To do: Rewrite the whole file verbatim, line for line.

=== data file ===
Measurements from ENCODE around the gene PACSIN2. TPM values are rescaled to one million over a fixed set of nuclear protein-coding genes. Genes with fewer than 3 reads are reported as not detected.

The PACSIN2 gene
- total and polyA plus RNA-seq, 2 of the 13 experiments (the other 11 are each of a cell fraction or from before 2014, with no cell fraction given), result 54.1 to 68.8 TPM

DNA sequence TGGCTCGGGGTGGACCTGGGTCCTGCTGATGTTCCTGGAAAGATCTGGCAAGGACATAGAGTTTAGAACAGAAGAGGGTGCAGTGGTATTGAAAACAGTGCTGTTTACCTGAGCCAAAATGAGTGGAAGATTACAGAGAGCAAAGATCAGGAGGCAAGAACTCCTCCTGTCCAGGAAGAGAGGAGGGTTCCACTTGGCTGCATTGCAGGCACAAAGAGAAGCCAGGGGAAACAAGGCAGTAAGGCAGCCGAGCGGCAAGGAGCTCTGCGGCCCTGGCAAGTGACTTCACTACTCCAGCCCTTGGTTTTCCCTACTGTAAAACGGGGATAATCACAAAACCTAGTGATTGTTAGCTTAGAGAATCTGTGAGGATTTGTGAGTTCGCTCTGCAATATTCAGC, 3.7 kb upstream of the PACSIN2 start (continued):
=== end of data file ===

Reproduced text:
Measurements from ENCODE around the gene PACSIN2. TPM values are rescaled to one million over a fixed set of nuclear protein-coding genes. Genes with fewer than 3 reads are reported as not detected.

The PACSIN2 gene
- total and polyA plus RNA-seq, 2 of the 13 experiments (the other 11 are each of a cell fraction or from before 2014, with no cell fraction given), result 54.1 to 68.8 TPM

DNA sequence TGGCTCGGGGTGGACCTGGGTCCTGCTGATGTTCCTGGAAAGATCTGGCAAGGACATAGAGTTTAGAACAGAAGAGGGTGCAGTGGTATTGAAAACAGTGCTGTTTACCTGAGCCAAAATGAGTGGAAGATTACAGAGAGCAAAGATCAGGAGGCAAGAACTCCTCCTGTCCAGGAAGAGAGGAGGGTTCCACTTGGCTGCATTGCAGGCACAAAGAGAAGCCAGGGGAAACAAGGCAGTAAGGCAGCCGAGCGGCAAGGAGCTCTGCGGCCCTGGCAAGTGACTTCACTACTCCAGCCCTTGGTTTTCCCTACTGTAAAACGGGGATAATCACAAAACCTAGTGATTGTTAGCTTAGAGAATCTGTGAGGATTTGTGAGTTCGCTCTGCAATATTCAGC, 3.7 kb upstream of the PACSIN2 start (continued):